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Public Law Legal Research Blog

ELECTION LAW:  Federal District Court Judge Orders Georgia Lawmakers to Redraw Congressional Map for the 2024 Election

Posted by Anne B. Hemenway on Fri, Dec 15, 2023 @ 15:12 PM

ELECTION LAW:  Federal District Court Judge Orders Georgia Lawmakers to Redraw Congressional Map for the 2024 Election

 Anne B. Hemenway—Senior Attorney

      On October 26, 2023, in three cases similar to the U.S. Supreme Court decision rejecting Alabama's congressional map, the Federal District Court for the Northern District of Georgia in Alpha Phi Alpha Fraternity, Inc. v. Brad Raffensperger, No. 1:21-CV-05337-SCJ, Pendergrass v. Brad Raffensperger, No. 1:21-CV-05339-SCJ, and Grant v. Brad Raffensperger, No. 1:22-CV-00122-SCJ, 2023 U.S. Dist. LEXIS 192080 (N.D. Ga. Oct. 26, 2023), wrote a consolidated 516-page Opinion and Memorandum of Decision also rejecting Georgia lawmakers' congressional maps. In a state where the recent population growth has been almost entirely made up of minority residents, the state's congressional and legislative maps presented to the court did not add more majority-Black districts. Accordingly, the federal court concluded that despite the fact that Black voters have more opportunities, "the political process is not equally open to Black voters." Further, the court concluded that the current U.S. congressional maps presented to the court dilute and diminish the Black population's voting power in the Atlanta area.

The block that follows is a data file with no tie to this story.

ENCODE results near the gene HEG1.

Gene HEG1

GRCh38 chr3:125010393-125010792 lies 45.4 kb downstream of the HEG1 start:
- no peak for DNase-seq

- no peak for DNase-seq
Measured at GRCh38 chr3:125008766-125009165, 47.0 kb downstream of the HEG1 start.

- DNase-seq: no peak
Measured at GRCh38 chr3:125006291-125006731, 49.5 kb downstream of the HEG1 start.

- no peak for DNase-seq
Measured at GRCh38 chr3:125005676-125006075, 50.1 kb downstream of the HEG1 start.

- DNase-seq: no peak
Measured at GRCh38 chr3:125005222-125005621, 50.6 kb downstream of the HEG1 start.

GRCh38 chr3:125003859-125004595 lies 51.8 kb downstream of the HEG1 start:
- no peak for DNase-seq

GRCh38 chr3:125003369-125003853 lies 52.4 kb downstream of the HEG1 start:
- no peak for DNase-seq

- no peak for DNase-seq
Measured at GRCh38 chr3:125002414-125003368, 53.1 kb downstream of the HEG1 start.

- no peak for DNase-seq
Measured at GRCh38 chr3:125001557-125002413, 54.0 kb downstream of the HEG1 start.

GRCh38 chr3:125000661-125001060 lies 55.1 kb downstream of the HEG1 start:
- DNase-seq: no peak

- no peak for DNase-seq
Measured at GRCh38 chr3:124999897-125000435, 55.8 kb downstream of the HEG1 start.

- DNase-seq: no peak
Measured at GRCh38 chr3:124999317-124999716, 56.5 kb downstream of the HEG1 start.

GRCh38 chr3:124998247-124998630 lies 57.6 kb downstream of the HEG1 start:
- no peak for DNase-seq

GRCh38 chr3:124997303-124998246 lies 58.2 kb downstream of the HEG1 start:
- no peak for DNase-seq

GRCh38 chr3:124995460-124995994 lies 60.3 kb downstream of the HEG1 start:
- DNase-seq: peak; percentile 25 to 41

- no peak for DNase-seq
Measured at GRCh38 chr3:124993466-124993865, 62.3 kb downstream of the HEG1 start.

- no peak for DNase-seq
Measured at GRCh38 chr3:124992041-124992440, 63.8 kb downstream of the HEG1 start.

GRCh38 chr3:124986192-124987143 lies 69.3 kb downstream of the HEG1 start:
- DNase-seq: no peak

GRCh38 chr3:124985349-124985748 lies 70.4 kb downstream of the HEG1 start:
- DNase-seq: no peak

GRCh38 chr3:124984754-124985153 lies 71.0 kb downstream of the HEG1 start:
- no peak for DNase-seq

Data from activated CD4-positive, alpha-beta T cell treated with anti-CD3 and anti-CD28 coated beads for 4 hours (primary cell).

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PUBLIC LAW:  The Continued Vitality of Bivens v. Six Unknown Named Agents of Federal Bureau of Narcotics

Posted by Suzanne L. Bailey on Thu, May 25, 2023 @ 16:05 PM

Suzanne Bailey, Senior Attorney